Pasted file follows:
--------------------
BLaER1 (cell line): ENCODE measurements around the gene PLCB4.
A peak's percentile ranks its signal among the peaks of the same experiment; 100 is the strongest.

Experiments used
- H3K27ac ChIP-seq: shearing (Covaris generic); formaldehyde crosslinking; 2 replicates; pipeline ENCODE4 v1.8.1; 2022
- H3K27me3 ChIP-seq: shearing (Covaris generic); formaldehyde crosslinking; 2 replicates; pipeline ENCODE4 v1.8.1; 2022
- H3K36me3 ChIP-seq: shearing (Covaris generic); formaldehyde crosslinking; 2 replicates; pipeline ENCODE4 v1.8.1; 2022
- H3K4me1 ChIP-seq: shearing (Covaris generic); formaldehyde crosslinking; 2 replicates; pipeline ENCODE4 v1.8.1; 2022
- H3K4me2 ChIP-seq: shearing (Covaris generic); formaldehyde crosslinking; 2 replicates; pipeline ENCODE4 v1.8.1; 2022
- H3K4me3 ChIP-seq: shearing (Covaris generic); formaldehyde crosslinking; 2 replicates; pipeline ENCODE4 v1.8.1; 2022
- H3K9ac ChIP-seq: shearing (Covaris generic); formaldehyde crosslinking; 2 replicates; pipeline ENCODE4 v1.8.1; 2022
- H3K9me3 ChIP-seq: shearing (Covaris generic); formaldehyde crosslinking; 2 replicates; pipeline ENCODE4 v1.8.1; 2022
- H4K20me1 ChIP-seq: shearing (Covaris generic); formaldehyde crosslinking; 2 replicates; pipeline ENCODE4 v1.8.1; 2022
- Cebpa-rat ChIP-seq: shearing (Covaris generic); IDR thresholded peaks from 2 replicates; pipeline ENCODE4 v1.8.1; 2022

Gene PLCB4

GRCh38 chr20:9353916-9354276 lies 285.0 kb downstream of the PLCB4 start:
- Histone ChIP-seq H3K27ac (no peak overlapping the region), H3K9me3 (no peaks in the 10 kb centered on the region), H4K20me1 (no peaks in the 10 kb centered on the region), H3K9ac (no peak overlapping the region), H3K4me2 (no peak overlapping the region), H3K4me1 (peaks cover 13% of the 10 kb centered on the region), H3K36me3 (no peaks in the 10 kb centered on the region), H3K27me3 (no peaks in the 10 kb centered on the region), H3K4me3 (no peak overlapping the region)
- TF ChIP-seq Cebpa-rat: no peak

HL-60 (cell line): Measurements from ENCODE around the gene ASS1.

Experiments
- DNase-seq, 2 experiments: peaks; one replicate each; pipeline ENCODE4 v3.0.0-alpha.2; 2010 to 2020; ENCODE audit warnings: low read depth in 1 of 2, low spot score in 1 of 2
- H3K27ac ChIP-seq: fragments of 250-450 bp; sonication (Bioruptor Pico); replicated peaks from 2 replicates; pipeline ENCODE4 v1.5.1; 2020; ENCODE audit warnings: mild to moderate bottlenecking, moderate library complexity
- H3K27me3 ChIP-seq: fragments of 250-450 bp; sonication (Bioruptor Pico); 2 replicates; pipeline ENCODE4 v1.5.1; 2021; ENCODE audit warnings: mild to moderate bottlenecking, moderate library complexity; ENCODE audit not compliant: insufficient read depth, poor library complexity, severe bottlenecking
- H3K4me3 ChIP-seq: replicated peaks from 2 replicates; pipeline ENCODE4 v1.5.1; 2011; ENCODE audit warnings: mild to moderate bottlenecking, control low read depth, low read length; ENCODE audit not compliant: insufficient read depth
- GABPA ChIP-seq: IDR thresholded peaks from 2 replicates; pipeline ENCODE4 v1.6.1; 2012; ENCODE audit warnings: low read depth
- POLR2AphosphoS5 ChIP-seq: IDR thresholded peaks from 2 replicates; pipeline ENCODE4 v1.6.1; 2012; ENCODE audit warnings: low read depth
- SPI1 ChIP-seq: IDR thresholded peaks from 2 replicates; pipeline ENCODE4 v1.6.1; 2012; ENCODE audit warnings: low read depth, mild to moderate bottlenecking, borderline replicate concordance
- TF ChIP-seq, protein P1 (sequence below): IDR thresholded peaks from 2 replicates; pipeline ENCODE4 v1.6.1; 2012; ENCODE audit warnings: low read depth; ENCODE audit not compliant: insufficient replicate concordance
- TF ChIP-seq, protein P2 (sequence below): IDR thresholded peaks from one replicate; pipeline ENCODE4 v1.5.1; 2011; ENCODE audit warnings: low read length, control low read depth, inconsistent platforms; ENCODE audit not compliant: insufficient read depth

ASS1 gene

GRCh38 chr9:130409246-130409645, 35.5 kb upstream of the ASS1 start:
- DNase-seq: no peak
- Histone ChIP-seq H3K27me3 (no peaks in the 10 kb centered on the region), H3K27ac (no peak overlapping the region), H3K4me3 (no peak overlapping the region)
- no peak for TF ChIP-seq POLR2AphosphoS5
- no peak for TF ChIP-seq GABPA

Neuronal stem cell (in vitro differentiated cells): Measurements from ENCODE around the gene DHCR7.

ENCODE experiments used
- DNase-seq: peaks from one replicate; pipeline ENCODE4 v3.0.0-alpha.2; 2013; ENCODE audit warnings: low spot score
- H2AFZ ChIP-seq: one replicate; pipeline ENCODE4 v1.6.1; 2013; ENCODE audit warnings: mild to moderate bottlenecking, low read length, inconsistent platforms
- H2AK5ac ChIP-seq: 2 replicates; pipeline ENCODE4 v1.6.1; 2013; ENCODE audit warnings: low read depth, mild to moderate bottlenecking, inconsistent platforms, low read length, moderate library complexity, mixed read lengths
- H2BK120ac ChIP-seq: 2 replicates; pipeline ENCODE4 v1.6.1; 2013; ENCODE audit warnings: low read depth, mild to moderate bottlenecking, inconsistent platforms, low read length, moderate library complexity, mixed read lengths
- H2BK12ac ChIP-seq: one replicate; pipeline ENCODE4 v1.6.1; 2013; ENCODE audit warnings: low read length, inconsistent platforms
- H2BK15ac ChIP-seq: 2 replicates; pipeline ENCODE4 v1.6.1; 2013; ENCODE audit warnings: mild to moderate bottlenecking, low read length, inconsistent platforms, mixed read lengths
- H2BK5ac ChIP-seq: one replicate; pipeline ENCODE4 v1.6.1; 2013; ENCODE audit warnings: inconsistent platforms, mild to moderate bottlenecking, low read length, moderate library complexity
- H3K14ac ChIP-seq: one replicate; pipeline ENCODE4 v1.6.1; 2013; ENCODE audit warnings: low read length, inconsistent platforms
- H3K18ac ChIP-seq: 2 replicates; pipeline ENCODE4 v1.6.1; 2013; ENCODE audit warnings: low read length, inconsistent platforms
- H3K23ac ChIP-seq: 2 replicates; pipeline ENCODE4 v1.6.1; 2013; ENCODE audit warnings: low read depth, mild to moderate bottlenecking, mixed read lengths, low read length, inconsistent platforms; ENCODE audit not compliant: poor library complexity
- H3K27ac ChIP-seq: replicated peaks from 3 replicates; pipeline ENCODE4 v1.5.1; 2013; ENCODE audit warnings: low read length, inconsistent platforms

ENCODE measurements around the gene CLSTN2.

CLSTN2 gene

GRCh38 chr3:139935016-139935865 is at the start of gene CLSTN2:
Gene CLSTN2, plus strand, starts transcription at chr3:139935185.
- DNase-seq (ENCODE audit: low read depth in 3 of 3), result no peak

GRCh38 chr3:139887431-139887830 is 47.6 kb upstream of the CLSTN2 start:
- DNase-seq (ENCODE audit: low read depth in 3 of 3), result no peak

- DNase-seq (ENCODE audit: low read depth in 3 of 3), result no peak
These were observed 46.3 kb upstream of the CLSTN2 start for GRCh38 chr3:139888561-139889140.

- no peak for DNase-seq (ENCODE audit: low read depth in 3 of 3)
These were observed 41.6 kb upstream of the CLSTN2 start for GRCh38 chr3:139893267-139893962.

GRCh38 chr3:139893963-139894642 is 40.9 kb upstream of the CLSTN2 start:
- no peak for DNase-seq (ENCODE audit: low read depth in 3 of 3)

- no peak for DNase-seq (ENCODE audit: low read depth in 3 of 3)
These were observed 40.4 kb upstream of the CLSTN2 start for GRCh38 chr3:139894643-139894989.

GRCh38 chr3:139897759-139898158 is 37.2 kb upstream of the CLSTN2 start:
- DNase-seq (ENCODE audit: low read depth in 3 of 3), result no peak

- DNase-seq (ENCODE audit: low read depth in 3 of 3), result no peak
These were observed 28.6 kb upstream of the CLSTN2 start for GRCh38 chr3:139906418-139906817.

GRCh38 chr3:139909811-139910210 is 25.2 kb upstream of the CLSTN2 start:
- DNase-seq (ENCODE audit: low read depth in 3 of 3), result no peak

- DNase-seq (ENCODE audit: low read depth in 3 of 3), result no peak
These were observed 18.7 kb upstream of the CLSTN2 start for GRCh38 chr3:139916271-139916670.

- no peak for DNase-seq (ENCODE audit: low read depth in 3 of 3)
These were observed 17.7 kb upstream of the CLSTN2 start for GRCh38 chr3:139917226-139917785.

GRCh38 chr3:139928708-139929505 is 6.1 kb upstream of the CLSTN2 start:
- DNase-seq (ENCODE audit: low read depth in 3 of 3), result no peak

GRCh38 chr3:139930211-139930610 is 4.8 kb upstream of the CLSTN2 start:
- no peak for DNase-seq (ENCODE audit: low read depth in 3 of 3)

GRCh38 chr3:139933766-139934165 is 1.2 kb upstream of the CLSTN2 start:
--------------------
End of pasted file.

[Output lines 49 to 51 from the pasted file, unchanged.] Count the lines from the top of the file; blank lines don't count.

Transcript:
CLSTN2 gene

GRCh38 chr3:139935016-139935865 is at the start of gene CLSTN2:
Gene CLSTN2, plus strand, starts transcription at chr3:139935185.